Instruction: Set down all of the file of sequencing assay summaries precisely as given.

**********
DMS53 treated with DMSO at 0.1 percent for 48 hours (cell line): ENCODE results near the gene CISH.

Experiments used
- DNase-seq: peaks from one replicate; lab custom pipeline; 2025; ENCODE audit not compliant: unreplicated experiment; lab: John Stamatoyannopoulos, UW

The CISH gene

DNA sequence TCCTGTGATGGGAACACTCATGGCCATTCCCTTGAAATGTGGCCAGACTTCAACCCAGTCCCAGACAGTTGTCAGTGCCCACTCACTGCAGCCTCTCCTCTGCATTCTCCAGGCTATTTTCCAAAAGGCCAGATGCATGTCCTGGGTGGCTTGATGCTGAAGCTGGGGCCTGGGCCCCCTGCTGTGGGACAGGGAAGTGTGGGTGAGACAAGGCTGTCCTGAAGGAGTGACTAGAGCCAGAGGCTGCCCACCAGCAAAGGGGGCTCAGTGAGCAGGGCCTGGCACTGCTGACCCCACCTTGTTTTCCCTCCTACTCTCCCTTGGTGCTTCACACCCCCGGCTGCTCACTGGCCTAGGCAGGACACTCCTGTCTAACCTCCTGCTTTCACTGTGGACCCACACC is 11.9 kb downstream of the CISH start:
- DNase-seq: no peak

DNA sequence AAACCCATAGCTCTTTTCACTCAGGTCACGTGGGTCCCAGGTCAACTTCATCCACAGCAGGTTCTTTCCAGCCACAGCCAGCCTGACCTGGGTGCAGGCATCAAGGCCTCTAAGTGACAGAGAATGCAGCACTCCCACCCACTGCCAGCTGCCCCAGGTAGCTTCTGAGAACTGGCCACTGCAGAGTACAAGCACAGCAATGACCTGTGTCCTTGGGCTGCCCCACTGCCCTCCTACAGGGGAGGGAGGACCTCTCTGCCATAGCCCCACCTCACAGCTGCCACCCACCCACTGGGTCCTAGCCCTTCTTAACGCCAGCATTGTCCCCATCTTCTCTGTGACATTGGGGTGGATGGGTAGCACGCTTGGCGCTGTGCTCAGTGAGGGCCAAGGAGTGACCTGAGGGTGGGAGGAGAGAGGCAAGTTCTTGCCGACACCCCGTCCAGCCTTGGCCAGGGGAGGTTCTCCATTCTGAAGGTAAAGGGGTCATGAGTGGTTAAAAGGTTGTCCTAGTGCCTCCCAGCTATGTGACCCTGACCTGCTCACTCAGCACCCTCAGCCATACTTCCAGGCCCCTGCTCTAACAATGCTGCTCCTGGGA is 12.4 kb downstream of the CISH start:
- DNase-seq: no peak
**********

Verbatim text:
DMS53 treated with DMSO at 0.1 percent for 48 hours (cell line): ENCODE results near the gene CISH.

Experiments used
- DNase-seq: peaks from one replicate; lab custom pipeline; 2025; ENCODE audit not compliant: unreplicated experiment; lab: John Stamatoyannopoulos, UW

The CISH gene

DNA sequence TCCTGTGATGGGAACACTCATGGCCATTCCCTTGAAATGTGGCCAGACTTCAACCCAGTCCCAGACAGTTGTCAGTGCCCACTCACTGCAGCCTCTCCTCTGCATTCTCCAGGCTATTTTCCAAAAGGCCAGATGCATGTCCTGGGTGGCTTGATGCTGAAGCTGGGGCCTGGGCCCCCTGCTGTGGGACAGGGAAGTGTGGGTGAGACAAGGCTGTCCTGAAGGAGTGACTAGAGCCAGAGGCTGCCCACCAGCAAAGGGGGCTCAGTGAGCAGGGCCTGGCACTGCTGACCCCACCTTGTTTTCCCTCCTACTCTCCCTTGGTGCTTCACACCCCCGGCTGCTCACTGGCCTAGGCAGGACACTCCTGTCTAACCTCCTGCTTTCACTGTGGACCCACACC is 11.9 kb downstream of the CISH start:
- DNase-seq: no peak

DNA sequence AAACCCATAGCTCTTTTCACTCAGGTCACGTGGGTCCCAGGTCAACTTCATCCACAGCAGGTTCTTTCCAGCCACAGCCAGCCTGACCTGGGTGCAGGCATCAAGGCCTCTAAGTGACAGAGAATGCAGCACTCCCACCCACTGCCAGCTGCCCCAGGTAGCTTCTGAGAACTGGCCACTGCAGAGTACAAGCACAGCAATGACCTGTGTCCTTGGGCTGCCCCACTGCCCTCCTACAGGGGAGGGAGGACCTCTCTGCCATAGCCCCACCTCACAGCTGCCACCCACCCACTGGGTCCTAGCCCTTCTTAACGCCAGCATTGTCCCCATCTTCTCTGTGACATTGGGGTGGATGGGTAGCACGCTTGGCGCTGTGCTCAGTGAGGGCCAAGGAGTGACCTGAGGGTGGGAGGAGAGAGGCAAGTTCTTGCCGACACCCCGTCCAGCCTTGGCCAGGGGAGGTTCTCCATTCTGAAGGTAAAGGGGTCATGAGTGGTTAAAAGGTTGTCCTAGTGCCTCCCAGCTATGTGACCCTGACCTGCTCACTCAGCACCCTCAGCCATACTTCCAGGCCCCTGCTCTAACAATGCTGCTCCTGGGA is 12.4 kb downstream of the CISH start:
- DNase-seq: no peak